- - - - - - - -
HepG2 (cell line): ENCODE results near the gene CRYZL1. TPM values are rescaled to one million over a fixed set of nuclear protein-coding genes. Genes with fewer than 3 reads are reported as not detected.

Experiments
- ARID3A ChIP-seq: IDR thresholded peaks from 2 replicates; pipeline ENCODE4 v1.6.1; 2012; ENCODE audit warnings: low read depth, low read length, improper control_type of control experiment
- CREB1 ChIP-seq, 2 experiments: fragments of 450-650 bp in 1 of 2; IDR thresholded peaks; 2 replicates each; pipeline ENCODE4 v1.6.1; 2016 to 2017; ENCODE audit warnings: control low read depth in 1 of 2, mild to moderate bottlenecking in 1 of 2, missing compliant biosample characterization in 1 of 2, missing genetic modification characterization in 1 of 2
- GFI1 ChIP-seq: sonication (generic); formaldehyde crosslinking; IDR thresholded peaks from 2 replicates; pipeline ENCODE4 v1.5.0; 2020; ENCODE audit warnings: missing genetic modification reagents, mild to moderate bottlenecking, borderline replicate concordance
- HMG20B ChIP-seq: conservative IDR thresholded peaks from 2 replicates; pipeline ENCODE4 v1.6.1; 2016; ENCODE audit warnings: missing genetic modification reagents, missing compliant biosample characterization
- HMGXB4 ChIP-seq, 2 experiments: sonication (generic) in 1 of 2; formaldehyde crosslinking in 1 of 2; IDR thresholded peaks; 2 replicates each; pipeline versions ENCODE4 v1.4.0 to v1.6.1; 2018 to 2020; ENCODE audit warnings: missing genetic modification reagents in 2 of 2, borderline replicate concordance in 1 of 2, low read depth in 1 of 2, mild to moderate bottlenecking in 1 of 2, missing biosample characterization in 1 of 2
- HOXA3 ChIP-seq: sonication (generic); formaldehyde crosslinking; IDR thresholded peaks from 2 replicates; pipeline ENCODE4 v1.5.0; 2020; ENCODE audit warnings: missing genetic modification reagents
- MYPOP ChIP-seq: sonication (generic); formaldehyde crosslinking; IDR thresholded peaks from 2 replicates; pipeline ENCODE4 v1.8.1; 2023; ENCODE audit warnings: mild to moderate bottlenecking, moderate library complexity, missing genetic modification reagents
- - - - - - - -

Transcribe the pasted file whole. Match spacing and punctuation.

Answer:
HepG2 (cell line): ENCODE results near the gene CRYZL1. TPM values are rescaled to one million over a fixed set of nuclear protein-coding genes. Genes with fewer than 3 reads are reported as not detected.

Experiments
- ARID3A ChIP-seq: IDR thresholded peaks from 2 replicates; pipeline ENCODE4 v1.6.1; 2012; ENCODE audit warnings: low read depth, low read length, improper control_type of control experiment
- CREB1 ChIP-seq, 2 experiments: fragments of 450-650 bp in 1 of 2; IDR thresholded peaks; 2 replicates each; pipeline ENCODE4 v1.6.1; 2016 to 2017; ENCODE audit warnings: control low read depth in 1 of 2, mild to moderate bottlenecking in 1 of 2, missing compliant biosample characterization in 1 of 2, missing genetic modification characterization in 1 of 2
- GFI1 ChIP-seq: sonication (generic); formaldehyde crosslinking; IDR thresholded peaks from 2 replicates; pipeline ENCODE4 v1.5.0; 2020; ENCODE audit warnings: missing genetic modification reagents, mild to moderate bottlenecking, borderline replicate concordance
- HMG20B ChIP-seq: conservative IDR thresholded peaks from 2 replicates; pipeline ENCODE4 v1.6.1; 2016; ENCODE audit warnings: missing genetic modification reagents, missing compliant biosample characterization
- HMGXB4 ChIP-seq, 2 experiments: sonication (generic) in 1 of 2; formaldehyde crosslinking in 1 of 2; IDR thresholded peaks; 2 replicates each; pipeline versions ENCODE4 v1.4.0 to v1.6.1; 2018 to 2020; ENCODE audit warnings: missing genetic modification reagents in 2 of 2, borderline replicate concordance in 1 of 2, low read depth in 1 of 2, mild to moderate bottlenecking in 1 of 2, missing biosample characterization in 1 of 2
- HOXA3 ChIP-seq: sonication (generic); formaldehyde crosslinking; IDR thresholded peaks from 2 replicates; pipeline ENCODE4 v1.5.0; 2020; ENCODE audit warnings: missing genetic modification reagents
- MYPOP ChIP-seq: sonication (generic); formaldehyde crosslinking; IDR thresholded peaks from 2 replicates; pipeline ENCODE4 v1.8.1; 2023; ENCODE audit warnings: mild to moderate bottlenecking, moderate library complexity, missing genetic modification reagents